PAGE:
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Japan earthquake: Avoid fundraising scams

earthquake_miyagi.gi.top.jpg By Jessica Dickler, staff writer

NEW YORK (CNNMoney) -- In the wake of Japan's quake crisis, many Americans are eager to help. But they must be aware of scammers seeking to take advantage of them.

The Federal Bureau of Investigation said they are already investigating one potential scheme where fraudsters misrepresent themselves as the British Red Cross and seek donations in the form of wire transfers.

"I hadn't heard about this yet, but sadly this has happened previously," said Penny Sims, spokeswoman for the British Red Cross. "After a major disaster there are some unscrupulous people that try to use other people's misfortune to their own end."

So far this is the only scam the FBI has received complaints about, but "agents are looking for more of those types of appeals," said Jenny Shearer, a spokeswoman with the FBI.

After the earthquake in Haiti, more than 350 complaints were filed about fraudulent activity, she said.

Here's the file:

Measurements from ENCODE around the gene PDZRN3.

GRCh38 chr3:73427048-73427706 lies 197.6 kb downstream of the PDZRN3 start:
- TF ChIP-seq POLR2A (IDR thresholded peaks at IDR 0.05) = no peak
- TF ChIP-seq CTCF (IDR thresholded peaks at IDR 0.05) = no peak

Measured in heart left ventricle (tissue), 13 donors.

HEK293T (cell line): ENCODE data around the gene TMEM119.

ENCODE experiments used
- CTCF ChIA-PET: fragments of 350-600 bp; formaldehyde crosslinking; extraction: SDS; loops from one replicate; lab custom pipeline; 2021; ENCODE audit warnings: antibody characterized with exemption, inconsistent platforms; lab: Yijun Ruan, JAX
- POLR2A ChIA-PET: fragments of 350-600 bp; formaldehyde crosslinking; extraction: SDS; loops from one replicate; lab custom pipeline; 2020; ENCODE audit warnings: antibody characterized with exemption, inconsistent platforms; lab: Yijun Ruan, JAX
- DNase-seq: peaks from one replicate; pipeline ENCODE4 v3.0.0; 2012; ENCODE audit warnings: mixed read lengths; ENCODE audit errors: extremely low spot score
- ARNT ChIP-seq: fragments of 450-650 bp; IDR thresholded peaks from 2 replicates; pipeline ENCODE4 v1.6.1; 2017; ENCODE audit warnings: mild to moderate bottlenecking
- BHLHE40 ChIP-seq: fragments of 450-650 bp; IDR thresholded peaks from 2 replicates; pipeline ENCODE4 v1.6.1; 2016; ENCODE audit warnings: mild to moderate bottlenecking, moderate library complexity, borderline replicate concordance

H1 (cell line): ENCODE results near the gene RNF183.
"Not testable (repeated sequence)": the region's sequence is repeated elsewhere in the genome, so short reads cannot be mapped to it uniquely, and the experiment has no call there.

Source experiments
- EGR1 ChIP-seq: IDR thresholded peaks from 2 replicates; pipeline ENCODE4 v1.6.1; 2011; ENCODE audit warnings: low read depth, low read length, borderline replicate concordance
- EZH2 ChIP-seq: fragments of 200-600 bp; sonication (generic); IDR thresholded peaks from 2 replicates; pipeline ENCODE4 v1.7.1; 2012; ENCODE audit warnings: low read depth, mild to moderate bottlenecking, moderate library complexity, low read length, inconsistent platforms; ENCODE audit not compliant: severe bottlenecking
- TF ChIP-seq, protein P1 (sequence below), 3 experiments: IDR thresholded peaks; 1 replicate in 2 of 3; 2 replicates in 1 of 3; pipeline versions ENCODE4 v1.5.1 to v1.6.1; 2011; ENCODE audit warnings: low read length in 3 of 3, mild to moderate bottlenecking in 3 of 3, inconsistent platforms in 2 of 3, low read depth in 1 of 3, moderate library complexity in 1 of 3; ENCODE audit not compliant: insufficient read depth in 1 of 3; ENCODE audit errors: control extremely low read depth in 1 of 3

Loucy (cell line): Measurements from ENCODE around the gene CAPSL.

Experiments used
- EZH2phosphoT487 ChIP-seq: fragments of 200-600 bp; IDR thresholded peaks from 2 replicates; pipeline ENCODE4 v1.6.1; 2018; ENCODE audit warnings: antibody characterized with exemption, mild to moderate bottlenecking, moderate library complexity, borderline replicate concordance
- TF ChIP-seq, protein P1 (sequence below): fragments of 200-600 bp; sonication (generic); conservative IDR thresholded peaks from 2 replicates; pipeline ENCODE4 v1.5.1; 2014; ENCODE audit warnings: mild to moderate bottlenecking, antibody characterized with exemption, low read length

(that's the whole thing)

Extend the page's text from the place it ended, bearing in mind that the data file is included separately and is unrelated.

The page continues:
Avoid getting scammed

"Anytime something comes into your inbox asking for money, rather than answer, call your local Red Cross yourself," FBI's Shearer advised. "Anytime someone comes to you asking for money, you should be suspicious.

"In my experience, the Red Cross has never emailed me, never," she added.

To further protect those eager to make donations, the FBI has issued the following guidelines:

  • Do not respond to any unsolicited incoming emails.
  • Be skeptical of individuals claiming to be surviving victims or foreign government officials asking for help in placing large sums of money in overseas bank accounts.
  • Go directly to recognized charities' and aid organizations' websites instead of following a link from an email or another site.
  • Attempt to verify the legitimacy of nonprofit organizations by checking their status with Guidestar.org.
  • Be leery of emails that claim to show pictures of the disaster areas in attached files, as the files may contain viruses. Only open attachments from known senders.

Charity solicitations that seem suspicious can be reported to the National Center for Disaster Fraud; complaints can also be filed with the Internet Crime Complaint CenterTo top of page

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